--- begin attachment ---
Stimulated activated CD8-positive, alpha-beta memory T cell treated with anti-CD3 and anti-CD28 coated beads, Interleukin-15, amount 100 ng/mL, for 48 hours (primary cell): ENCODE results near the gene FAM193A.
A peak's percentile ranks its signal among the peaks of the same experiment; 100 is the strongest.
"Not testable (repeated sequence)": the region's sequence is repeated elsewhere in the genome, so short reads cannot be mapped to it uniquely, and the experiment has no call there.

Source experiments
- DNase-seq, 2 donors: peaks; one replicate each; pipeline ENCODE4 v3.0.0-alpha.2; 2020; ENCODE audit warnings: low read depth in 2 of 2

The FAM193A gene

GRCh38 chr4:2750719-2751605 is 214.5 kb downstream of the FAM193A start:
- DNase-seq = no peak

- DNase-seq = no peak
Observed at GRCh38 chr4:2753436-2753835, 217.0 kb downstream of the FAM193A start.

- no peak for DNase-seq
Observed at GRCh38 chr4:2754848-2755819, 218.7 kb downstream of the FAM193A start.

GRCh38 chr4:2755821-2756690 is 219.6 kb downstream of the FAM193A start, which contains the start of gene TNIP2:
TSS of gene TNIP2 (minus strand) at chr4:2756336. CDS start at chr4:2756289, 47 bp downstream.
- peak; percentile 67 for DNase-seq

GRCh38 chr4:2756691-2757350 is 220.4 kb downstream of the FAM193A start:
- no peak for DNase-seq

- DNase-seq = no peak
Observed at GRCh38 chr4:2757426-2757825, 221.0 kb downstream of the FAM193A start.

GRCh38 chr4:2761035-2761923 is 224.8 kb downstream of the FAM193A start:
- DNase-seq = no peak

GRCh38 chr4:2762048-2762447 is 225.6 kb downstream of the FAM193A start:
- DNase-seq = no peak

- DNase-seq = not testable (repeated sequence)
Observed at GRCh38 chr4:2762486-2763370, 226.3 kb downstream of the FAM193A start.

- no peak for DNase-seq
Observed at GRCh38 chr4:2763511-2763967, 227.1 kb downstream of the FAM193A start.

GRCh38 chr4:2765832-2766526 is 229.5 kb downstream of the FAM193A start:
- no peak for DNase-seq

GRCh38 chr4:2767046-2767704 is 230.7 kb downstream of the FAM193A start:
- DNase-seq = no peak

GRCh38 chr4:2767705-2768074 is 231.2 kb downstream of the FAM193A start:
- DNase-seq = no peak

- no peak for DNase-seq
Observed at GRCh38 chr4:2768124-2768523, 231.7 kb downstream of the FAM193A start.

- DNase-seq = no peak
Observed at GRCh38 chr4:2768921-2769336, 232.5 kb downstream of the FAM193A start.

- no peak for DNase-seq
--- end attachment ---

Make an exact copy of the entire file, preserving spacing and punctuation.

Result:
Stimulated activated CD8-positive, alpha-beta memory T cell treated with anti-CD3 and anti-CD28 coated beads, Interleukin-15, amount 100 ng/mL, for 48 hours (primary cell): ENCODE results near the gene FAM193A.
A peak's percentile ranks its signal among the peaks of the same experiment; 100 is the strongest.
"Not testable (repeated sequence)": the region's sequence is repeated elsewhere in the genome, so short reads cannot be mapped to it uniquely, and the experiment has no call there.

Source experiments
- DNase-seq, 2 donors: peaks; one replicate each; pipeline ENCODE4 v3.0.0-alpha.2; 2020; ENCODE audit warnings: low read depth in 2 of 2

The FAM193A gene

GRCh38 chr4:2750719-2751605 is 214.5 kb downstream of the FAM193A start:
- DNase-seq = no peak

- DNase-seq = no peak
Observed at GRCh38 chr4:2753436-2753835, 217.0 kb downstream of the FAM193A start.

- no peak for DNase-seq
Observed at GRCh38 chr4:2754848-2755819, 218.7 kb downstream of the FAM193A start.

GRCh38 chr4:2755821-2756690 is 219.6 kb downstream of the FAM193A start, which contains the start of gene TNIP2:
TSS of gene TNIP2 (minus strand) at chr4:2756336. CDS start at chr4:2756289, 47 bp downstream.
- peak; percentile 67 for DNase-seq

GRCh38 chr4:2756691-2757350 is 220.4 kb downstream of the FAM193A start:
- no peak for DNase-seq

- DNase-seq = no peak
Observed at GRCh38 chr4:2757426-2757825, 221.0 kb downstream of the FAM193A start.

GRCh38 chr4:2761035-2761923 is 224.8 kb downstream of the FAM193A start:
- DNase-seq = no peak

GRCh38 chr4:2762048-2762447 is 225.6 kb downstream of the FAM193A start:
- DNase-seq = no peak

- DNase-seq = not testable (repeated sequence)
Observed at GRCh38 chr4:2762486-2763370, 226.3 kb downstream of the FAM193A start.

- no peak for DNase-seq
Observed at GRCh38 chr4:2763511-2763967, 227.1 kb downstream of the FAM193A start.

GRCh38 chr4:2765832-2766526 is 229.5 kb downstream of the FAM193A start:
- no peak for DNase-seq

GRCh38 chr4:2767046-2767704 is 230.7 kb downstream of the FAM193A start:
- DNase-seq = no peak

GRCh38 chr4:2767705-2768074 is 231.2 kb downstream of the FAM193A start:
- DNase-seq = no peak

- no peak for DNase-seq
Observed at GRCh38 chr4:2768124-2768523, 231.7 kb downstream of the FAM193A start.

- DNase-seq = no peak
Observed at GRCh38 chr4:2768921-2769336, 232.5 kb downstream of the FAM193A start.

- no peak for DNase-seq